No, not with the default signature set. You can detect the hostile web page (since there are other automated exploits which attempt to get the EXE run) or you can write a sig looking for the request to download the various EXD variants (which we've done). Or, you could write a sig looking for a specific URL request pattern on a web server referenced only by it's IP address (which we have also). We've found that between the two of these you have a pretty accurate detection mechanism.
Bleeding Edge has over 800 sites in their IDS rules http://www.bleedingthreats.net/rules/bleeding-storm.rules
Why is Cisco not creating sigs for this threat?
Coming from a Fortune 50 company I feel this is unacceptable. It's time to recommend a new IDS vendor to Management :-(
Simply tracking by IP is not an effective or winning solution, I would still recommend using a signature to detect a user trying to grab one of the 'bad' exe files.
Cisco has been historically very slow on many vulnerabilities (plus hiding the signature regex is not acceptable in my book).. we also have Sourcefire & Dragon products and they have many pluses over Cisco (the Sourcefire ships with 5000 enabled signatures compared to Cisco's 1000).
I fully agree with you... The IP list grows far too fast to manage and is not always relieable. Can you post the sig you created for storm worm?
Unfortunately, I can't post it here since we developed that solely for our managed customers. However, if you look at the bleeding snort signatures for "BLEEDING-EDGE TROJAN Storm Worm HTTP Request" it should point you in the right direction. I wish that Cisco had a utility that would convert snort signatures for use on the Cisco sensor as you can do for Dragon now.
Cisco does monitor this board and has many engineer types who troll it and answer questions. I imagine one will stop into this thread sooner or later. I don't see a way of contacting any of them through this board so you would need to open a TAC. Cisco does have a signature writing team who are responsive (_if_ you can get in contact with them).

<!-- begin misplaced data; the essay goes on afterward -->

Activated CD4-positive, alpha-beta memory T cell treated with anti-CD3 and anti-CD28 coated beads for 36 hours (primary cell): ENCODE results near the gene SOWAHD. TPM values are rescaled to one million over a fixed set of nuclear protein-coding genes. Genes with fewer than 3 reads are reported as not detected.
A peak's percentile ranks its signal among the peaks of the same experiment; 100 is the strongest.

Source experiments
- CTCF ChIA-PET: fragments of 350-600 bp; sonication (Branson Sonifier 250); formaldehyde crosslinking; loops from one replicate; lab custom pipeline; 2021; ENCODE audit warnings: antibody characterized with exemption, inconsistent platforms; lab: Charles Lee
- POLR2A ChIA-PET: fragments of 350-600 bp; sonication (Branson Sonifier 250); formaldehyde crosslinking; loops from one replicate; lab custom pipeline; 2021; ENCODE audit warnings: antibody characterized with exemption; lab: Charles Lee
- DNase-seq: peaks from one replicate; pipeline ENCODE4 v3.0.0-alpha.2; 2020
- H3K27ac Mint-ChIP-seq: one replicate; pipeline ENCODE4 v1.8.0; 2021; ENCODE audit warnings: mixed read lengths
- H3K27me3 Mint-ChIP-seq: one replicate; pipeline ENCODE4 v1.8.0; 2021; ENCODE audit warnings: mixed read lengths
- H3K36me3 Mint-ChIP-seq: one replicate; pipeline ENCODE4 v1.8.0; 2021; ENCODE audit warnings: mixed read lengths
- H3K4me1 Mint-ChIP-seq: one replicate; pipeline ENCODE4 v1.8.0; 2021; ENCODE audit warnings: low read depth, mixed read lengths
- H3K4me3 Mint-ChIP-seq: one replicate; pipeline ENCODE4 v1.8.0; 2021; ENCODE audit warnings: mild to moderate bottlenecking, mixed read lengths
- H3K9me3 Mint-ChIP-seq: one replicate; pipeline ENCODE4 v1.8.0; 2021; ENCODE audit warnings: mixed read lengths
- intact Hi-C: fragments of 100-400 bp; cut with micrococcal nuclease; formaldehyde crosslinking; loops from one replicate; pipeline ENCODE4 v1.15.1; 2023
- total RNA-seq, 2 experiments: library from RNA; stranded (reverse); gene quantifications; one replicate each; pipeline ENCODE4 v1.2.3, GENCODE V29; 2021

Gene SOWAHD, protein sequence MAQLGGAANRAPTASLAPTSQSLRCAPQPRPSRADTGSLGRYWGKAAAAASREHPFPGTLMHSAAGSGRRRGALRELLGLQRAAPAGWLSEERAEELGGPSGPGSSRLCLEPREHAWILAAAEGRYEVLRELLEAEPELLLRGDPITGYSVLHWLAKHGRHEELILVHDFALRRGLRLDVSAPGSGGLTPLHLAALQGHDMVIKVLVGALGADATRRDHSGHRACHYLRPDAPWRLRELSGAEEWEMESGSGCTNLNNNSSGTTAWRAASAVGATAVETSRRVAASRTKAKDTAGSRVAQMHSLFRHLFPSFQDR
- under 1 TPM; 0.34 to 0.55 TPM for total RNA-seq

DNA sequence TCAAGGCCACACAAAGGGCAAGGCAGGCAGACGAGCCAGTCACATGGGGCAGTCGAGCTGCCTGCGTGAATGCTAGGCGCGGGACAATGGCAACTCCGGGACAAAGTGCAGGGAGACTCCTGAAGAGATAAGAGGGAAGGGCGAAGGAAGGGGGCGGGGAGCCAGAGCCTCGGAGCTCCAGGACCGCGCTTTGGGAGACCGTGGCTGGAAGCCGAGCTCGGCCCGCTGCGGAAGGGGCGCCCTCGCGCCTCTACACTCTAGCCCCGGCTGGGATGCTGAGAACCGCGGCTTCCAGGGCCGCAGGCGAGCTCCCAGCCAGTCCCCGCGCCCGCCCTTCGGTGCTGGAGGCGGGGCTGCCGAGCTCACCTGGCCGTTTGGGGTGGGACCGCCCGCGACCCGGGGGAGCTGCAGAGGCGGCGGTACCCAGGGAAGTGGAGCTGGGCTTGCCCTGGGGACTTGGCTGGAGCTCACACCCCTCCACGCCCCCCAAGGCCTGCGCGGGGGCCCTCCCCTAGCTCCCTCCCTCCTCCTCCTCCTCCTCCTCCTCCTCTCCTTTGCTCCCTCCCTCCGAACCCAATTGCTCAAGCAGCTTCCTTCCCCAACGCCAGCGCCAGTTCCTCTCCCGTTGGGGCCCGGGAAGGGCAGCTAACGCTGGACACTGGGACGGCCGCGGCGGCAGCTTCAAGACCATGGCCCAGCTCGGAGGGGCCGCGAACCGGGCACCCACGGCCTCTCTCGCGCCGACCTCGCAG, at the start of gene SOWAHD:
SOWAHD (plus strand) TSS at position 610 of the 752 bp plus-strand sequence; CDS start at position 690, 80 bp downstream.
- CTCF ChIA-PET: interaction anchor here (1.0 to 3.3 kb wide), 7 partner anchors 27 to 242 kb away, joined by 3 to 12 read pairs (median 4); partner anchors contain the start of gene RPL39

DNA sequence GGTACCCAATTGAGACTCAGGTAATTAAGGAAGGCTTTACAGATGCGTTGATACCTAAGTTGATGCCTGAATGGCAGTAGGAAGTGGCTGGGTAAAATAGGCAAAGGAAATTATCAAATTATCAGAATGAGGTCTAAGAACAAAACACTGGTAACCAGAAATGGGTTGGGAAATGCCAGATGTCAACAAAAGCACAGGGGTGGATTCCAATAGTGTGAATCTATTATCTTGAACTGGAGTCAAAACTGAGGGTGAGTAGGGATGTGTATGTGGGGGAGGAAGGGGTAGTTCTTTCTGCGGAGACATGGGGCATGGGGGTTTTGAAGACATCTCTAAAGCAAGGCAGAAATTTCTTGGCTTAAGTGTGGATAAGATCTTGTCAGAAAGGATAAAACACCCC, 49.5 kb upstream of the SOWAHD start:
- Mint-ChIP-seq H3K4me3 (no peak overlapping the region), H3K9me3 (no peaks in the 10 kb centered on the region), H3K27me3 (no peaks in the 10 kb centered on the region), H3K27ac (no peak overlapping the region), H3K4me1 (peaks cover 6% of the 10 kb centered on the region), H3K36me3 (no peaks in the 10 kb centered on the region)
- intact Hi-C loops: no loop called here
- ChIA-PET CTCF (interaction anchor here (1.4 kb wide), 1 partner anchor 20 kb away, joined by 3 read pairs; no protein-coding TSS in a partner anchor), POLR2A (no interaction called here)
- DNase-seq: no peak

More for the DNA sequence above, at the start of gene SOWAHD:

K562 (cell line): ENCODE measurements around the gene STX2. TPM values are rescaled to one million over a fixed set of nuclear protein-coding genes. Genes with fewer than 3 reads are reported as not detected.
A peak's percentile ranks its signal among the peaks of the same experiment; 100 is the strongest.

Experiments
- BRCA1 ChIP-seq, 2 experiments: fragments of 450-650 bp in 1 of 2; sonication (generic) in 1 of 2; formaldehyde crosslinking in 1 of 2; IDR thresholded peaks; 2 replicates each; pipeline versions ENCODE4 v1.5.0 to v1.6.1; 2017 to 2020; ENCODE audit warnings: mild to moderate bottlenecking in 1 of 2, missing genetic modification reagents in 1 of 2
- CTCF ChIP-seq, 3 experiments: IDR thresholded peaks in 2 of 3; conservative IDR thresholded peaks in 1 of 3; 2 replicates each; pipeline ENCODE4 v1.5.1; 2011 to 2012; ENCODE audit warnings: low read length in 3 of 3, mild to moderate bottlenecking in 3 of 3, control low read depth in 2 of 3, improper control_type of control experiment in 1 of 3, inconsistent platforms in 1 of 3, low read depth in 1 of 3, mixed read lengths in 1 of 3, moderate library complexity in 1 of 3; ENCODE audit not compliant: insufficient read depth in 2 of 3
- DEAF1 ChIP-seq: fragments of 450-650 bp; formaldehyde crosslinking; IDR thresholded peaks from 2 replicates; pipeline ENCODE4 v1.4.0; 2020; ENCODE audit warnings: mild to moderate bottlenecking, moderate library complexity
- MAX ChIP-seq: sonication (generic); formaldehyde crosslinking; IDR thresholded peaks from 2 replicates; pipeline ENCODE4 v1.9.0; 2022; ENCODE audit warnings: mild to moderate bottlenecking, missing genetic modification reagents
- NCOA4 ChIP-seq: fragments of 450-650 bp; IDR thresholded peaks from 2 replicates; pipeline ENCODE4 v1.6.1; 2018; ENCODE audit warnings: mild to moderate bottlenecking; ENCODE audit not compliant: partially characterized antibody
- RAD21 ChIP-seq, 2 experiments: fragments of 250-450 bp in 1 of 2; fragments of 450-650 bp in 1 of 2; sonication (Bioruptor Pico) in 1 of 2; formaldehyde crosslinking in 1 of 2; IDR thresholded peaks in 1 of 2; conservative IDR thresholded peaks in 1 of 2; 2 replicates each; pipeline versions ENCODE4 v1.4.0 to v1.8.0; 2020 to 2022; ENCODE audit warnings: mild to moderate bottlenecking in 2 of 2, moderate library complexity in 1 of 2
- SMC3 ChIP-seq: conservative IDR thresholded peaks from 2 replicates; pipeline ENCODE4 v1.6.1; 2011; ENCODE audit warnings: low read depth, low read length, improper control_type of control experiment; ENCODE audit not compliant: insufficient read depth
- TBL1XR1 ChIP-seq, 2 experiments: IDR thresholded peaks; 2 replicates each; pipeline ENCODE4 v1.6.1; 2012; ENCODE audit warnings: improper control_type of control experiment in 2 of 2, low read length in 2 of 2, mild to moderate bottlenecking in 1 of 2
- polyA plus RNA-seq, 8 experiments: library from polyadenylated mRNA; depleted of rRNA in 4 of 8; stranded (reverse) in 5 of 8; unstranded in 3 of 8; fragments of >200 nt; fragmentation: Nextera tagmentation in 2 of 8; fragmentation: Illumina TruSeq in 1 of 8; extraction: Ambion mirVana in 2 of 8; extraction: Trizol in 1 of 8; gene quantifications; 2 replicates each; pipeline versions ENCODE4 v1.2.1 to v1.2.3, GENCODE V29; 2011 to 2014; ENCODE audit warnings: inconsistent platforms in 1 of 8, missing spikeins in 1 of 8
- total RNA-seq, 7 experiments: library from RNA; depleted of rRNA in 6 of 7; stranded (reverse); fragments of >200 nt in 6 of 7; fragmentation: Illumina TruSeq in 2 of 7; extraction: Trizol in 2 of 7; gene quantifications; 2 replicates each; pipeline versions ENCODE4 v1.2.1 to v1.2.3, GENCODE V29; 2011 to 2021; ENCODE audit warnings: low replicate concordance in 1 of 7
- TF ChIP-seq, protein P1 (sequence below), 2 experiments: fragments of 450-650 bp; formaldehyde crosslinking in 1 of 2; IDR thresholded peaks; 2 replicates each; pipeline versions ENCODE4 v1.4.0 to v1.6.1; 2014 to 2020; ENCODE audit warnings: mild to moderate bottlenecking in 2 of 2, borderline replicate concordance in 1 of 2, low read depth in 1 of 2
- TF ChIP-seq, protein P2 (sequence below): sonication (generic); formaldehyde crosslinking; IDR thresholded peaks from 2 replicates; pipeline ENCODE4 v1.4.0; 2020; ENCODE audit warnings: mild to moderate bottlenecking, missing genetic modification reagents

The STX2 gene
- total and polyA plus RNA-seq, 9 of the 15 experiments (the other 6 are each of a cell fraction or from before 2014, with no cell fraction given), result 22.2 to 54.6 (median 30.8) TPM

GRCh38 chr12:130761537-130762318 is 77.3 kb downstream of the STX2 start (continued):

Thats unfortunate, I would call in and escalate your TAC and have it re-queued if it hasn't been picked up. I would also call the sales office in your state and complain that your account rep won't return your calls and to request a new one. The key is to make noise. :-)
This was done on a winxp, sp2, fully patched box, no A/V, no host ids, no tinkering with internet settings in IE, and has firefox installed. No restrictions on outbound traffic.
Following the link (in IE) I received from some random person I don't know, telling me about some account I never signed up for, and a link that isn't even hidden (it's just plain http://xxx.xxx.xxx.xxx) in the mail, took quite a considerable effort to click past all the warnings to try and get the binary to download and everything to "run" right. I actually had better luck via FireFox in getting the binary. Once I double-click on the downloaded binary, and click past numerous errors and warnings... the trojan runs finally.
Now you owe my 2 year old a word of thanks, because daddy had to trojan her laptop to get all this to work.
The binary being downloaded seems to mutate rapidly, so looking for that isn't a great idea. It's also further obfuscated by being gzipped and chunked. What you could do, is write a custom signature using the string-tcp engine, *from* #WEBPORTS, regex string = "Server[:]\x20nginx" without the quotes to identify hosts attempting to download the trojan, but if the server type changes or there's a legitimate server of that type, then you either miss the download attempts or drop legitimate traffic. Really good chance of either a false negative or false positive here, resulting in a not so great fidelity signature. (to note, earlier version of this, the binary was mailed and not downloaded from the web)
Once you get the trojaned binary, and click past all the errors to get it to run, now starts the UDP p2p attempts. Unlike some previous versions I've seen, this one hits any number of hosts on random destination ports, but all comes from the same source port (and this may change in some future version). If enabled, signature 4002 will trigger, and the infected host will show up as the "victim", provided the UDP traffic is all allowed to pass in/out. So, depending on what's allowed out past your firewall, and what can come back in, your mileage may vary with this signature.
The following custom signature can be used to identify infected hosts, attempting to connect to the p2p network:
engine = atomic-ip
specify layer 4 protocol = yes
layer 4 protocol = UDP
specify payload inspection = yes